4. The decree-holder in this case had obtained a mortgage-decree against the mortgagors in the Court of the District Judge of Akola on September 30, 1926, and it was sought to execute the decree in the Jalgaon Court by sale of the joint share of the debtors in the mortgaged property the bulk of which is situated in Khandesh. The judgment-debtors, among other things, claimed to be treated as agriculturists and asked for instalments. The learned Subordinate Judge held that instalments could not be allowed as they were claimed in the suit and were refused. It is from this decision that the present appeal is brought.
5. Now it is true that an issue was raised in the trial Court on the point in question. It runs as follows:--
16 Whether the Dekkhan Agriculturists' Relief Act can apply to the defendants Whether they can avail themselves of its provisions and whether they can claim accounts of the past dealings Whether they can claim a decree for instalments?
6. On this issue the decision of the Akola Court was to the effect that as the Dekkhan Agriculturists' Relief Act had not been made applicable to the Berars the defendants could not avail themselves of its provisions. He, therefore, held that the Court could not grant any relief to the defendants under the Act. It has been contended, and I think rightly, that this decision is not a decision on the merits of the claim. The Court did not consider the question whether the defendants came within the description of an agriculturist in the Dekkhan Agriculturists' Relief Act; nor did it consider the question whether the grant of instalments would be a proper exercise of discretion in the circumstances of this case or not. It could not consider these questions as the Act was not in force in its territory. The cases, therefore, in which it has been held that where the status of an agriculturist might have been pleaded at the trial of a suit but was either not so pleaded, or if pleaded, was decided adversely to the defendant, the same plea could not be raised again in execution proceedings, do not apply to the present case. For example, in Mulji v. Goverdhandas : AIR1923Bom36 , the suit was one that could net have been tried by the High Court on the. Original Side unless the defendant had been a non-agriculturist; and so it was held that the fact that it was tried by that Court necessarily implied a decision against the status sought to be pleaded in subsequent execution proceedings. But in the present case the fact that the Akola Court was not able to consider the question of the defendant's status in any way, did not necessarily imply that he was not a person entitled to that status in the Jalgaon Court.
7. The question, however, remains whether Section 15B of the Dekkhan Agriculturists' Relief Act can in its terms apply to the appellants. That section applies to proceedings under a decree in a suit of the description mentioned in Section 3, Clause (y), which refers to suits 'for sale of mortgaged property when the defendant or any one of the defendants is an agriculturist.' Now, 'an agriculturist' is defined in Section 2, and since the Act did not apply to the Akola Court, the question is whether the suit could at all be described as a suit against an agriculturist as defined in the Act.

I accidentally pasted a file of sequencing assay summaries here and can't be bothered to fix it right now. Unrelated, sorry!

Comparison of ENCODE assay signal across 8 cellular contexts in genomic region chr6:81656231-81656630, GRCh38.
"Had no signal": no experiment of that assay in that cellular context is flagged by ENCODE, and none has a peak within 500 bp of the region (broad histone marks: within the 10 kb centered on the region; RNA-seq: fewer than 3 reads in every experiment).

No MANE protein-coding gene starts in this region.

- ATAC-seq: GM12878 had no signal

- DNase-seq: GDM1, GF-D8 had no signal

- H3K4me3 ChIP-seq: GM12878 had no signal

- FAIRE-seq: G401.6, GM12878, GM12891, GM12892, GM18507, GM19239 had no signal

8. A case somewhat analogous in its circumstances to the present case is to be found in Mancherji v. Thakordas I.L.R. (1906) Bom. 120 8 Bom. L.R. 963 There the position was that at the date of the decree the Dekkhan Agriculturists' Relief Act was not applicable to the District in question, but it became applicable subsequently, and during the execution proceedings the judgment debtor applied for instalments. The application was refused by the lower Court on the ground that the decree having been transferred to the Collector, it had no power to grant instalments. It was held on appeal that payment by instalments could be decreed. But the point that at the time when the decree was passed the defendant could not have been an agriculturist as defined in the Act by reason of the Act not being applicable to the District, does not appear to have been argued or noticed in the case.
9. It may, however, be urged that a person may be an agriculturist, that is to say, one who earns his livelihood by agriculture as defined in the Act, though he may not be one for the purposes of a suit in the Akola Court. When a class is defined in an Act, it does not mean that persons included in that class can have no existence where the Act does not apply. In other words, an agriculturist is an agriculturist whether the Dekkhan Agriculturists' Relief Act applies or does not apply to the Court in which a suit against him is brought. The only result of the non-applicability of the Act to the area is that the Court cannot give him the protection of the Act. It may further be urged that in interpreting an Act intended for the benefit of a special class it would be too narrow a construction to hold that a person who satisfies the conditions laid down in the definition cannot get the benefit of that Act even where that particular legislation applies, merely because another Court could not apply the Act.